Perform user acceptance testing
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Today's faster development pace requires tools that enable test teams to more easily verify value based on business requirements, and the high quality software demanded by customers. This type of testing is often referred to as user acceptance testing and is available as a feature in Azure DevOps and Team Foundation Server (TFS).
Typically you create a Test Suite using a formal requirement work item type. However, today's agile teams often prefer to work from User Stories or Product Backlog items as their requirements.
To use all the features described in this topic you must have either an Enterprise, Test Professional, or MSDN Platforms subscription; or have installed the Test Manager extension for Azure Test Plans available from Visual Studio Marketplace. See Manual testing permissions and access.
Before you start
You must have already created work items and a test plan. If not, follow the steps in:
Assign and invite testers
Azure DevOps makes it easy to assign testers to individual test cases. A typical scenario for user acceptance testing is the ability to not just assign one tester to a test case (see Search for and assign testers) but assign multiple testers an entire set of tests.
This can also be accomplished by selecting the suite and choosing Assign testers to run all tests. This option also enables the sending of emails to the testers assigned to the tests.
An important feature of user acceptance testing is that the testers may in fact be the business owners who created the original business requirements.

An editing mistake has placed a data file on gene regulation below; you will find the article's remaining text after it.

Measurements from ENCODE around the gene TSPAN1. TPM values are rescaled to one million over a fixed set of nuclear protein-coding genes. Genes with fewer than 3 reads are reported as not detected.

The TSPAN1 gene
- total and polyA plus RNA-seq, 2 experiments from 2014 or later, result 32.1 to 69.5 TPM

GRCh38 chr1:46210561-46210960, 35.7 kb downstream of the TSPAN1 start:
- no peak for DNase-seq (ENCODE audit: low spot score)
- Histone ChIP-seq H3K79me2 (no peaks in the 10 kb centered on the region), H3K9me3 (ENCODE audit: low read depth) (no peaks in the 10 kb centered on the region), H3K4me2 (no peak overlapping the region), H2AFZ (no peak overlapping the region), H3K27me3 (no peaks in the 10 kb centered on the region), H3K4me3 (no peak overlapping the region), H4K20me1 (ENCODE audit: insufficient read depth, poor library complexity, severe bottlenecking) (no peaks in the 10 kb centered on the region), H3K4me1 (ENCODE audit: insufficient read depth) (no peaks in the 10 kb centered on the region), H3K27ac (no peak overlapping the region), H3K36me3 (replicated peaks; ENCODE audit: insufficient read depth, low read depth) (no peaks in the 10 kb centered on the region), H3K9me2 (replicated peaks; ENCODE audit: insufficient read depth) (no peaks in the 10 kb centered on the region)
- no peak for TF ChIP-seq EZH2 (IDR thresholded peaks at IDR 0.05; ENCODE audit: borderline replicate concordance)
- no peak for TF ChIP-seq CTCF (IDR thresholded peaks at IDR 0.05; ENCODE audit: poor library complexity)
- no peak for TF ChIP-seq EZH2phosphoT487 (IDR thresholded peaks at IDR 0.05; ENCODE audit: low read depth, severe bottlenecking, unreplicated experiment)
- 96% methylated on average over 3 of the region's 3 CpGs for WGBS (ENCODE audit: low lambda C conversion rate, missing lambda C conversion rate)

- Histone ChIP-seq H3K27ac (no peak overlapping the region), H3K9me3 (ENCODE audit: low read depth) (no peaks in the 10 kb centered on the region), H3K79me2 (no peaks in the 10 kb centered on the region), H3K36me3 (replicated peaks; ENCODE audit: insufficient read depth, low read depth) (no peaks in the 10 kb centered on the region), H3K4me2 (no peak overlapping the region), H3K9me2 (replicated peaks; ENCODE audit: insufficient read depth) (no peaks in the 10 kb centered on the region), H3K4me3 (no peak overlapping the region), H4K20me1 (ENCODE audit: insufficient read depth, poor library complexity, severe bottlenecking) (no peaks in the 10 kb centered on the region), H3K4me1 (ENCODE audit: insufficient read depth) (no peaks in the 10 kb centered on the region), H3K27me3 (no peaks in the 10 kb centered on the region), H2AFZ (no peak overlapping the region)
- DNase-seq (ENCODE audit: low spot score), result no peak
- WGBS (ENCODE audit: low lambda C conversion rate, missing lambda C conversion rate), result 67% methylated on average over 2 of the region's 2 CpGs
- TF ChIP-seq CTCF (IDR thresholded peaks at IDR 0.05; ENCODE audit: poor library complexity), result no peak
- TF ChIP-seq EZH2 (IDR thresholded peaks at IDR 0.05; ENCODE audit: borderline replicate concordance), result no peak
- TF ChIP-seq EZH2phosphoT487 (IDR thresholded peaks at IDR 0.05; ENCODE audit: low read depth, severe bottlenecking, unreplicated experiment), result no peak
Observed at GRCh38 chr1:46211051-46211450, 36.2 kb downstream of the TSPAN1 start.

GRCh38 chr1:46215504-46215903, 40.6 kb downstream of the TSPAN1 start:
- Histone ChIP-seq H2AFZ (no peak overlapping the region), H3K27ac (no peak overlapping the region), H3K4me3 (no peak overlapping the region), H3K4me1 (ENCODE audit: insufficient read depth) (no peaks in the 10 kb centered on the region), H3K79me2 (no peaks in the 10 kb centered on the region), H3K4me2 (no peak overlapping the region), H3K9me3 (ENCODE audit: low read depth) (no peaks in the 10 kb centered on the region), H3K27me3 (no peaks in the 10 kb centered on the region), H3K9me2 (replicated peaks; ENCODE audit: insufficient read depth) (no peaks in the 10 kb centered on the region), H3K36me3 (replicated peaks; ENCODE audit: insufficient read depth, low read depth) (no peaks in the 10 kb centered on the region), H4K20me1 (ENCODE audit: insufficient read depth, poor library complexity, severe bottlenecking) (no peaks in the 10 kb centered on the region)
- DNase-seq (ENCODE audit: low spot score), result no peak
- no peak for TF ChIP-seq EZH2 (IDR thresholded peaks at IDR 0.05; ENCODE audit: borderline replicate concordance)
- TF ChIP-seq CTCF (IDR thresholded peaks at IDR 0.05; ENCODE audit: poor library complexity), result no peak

Search for and assign testers
In scenarios where you have large development teams the ability search for an individual is also important.
Choose Assign tester from the drop-down menu. In the shortcut menu, choose Assign testers to run all tests and select the testers you want to include. Set the Send email option to send all of them a notification email.
Easily track results
A key principle of good user acceptance testing practice is to minimize the effort required to determine whether a requirement has been achieved. There are two ways you can do this: you can focus on individual test runs and tests to see which failed, or you can use the chart views that make it much easier to track your test results. These views are accessible by all members of your team.
Note: The dashboard display shown here is also used for other types of testing such as continuous testing.
If you don't see the data or information you expect in the dashboard charts, verify that the columns in your data have been added to the Tests view. For details see this blog post.
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